There is a danger in social sarcasm and movies that tend to focus on that. It’s a tricky path to tread on and unless told cautiously, messages of such movies will be lost on the movie going public. But Udumban, despite its marginal production values, is on the verge of acquiring reasonably good marks in that segment – if not passing with flying colors. Besides, Udumban is also one of the very many movies to be released in recent times to take a critical look at the state of our education system. Nanban and Dhoni have all done so in the recent past.
Udumban is the story of a petty thief, who after realizing that getting into the education business is better rewarding than thievery, builds a school. He goes on to amass wealth but realizes what he’s done to the woes of the ineffective education system.
In the process of enlightening about the education system, the movie also touches upon many other social issues like corrupt cops who are hand in glove with the thieves for their bribes and what happens in the name of education in private schools that set out to impart higher standards of education. Social satire works very well in those scenes and brings some value to the movie’s script.
There are a few scenes in the movie telltale of what’s really happening in our society in the name of education. A poor child is being thrashed by a teacher for having spoken in Tamil, her mother tongue, inside the premises of an English medium school. The teacher punishes her for her colossal mistake. The issue is taken to the correspondent – who was once a thief, who opened an English medium school since he thought that’s prudent business than just thieving with all its risks – and he, for his share, beats the child up. There can be nothing more revealing than this about what’s happening in some of our schools these days.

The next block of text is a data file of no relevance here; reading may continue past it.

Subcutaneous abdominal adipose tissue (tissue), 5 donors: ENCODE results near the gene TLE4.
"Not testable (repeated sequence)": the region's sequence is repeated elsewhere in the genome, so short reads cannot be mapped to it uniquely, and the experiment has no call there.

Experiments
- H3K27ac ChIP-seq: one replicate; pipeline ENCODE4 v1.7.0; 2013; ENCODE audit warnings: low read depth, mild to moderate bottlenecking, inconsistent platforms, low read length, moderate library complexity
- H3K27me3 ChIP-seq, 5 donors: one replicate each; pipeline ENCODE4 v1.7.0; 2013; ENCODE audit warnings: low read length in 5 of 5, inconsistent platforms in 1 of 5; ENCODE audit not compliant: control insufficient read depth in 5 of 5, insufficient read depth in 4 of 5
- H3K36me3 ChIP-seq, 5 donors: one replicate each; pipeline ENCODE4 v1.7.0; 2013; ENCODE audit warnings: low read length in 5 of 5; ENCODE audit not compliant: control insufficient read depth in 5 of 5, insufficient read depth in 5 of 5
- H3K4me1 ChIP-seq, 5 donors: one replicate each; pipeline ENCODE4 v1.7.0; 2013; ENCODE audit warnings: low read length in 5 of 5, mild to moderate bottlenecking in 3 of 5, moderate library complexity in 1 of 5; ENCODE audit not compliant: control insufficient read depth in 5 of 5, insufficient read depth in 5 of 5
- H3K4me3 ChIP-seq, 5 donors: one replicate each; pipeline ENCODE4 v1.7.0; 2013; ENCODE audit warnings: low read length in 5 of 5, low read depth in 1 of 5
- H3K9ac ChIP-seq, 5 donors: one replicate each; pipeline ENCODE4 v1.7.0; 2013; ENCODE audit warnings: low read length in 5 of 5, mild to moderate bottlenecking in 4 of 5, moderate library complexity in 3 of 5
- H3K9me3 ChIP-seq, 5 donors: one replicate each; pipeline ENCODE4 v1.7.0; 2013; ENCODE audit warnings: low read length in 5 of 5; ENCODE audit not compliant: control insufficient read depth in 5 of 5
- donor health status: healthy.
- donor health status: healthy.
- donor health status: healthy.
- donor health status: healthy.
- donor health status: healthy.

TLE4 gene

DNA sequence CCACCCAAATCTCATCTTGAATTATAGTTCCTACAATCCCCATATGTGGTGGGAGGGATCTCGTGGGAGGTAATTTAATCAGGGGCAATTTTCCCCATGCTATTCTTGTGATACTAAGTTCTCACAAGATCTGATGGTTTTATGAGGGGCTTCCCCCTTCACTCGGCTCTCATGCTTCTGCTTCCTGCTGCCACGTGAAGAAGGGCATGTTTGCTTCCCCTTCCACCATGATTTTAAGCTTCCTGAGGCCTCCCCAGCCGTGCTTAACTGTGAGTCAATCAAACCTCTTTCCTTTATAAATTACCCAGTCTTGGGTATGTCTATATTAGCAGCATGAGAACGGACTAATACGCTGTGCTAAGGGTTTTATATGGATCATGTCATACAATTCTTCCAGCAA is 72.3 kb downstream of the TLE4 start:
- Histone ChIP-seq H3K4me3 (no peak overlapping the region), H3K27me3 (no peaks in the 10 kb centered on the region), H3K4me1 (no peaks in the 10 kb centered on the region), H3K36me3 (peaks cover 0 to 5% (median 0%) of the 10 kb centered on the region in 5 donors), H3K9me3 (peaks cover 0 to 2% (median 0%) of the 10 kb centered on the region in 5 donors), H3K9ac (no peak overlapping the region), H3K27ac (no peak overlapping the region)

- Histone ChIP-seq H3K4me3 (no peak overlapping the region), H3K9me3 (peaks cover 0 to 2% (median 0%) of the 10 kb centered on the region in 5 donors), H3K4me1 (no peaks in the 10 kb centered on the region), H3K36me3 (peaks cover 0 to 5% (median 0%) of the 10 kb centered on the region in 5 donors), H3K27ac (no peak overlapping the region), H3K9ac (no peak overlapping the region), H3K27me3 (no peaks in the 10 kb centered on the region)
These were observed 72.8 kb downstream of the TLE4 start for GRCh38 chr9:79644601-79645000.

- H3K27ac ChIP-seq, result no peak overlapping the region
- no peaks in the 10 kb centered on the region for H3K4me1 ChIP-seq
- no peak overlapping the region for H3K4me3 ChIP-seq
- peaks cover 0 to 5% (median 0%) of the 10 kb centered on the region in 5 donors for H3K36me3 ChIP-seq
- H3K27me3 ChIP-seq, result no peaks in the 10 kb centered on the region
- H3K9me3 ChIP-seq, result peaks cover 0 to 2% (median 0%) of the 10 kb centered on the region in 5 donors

Dilip Rogger, the erstwhile race biker, plays the movie’s title character. For someone who is first to face the camera he does a fair job. Although he needs to work on his facial expressions, the gruffy look and his rippled body provides convincing proof for the character’s brusqueness. Director Balan’s heroines Sana and Geethika have pretty much nothing to do other than dance around and disappear. Other significant mention is Sunil, who plays Rogger’s elder brother. He is as menacing as he is convincing.
There are Pavendar Bharathidasan’s lyrics reprised for the movie and sung by Hariharan and Shankar Mahadevan. Kaatrilellam Inbam, Vanukku Nilavu Vendum, Pazhaipona Manam and Kandavudan Kadhal Konden are significant of them. Director Ramji S Balan also doubles up as the music director and these songs are also the takeaway of the movie.
Miracle Michael’s stunt choreography is another highlight of the movie that sets the movie’s pace. And there is also a poor lizard used for the movie. That’s another miracle that animal welfare has actually allowed the portions to be filmed – and remain in the movie while it was censored.
Although the movie has a good message to deliver, despite the fact that the message is increasingly being delivered repeatedly in recent times, slapdash production values bring the cause down. However, it is commendable that director Balan attempted a social satire with his first movie with a valuable catch on our education system.
Verdict: Good message, lost in execution!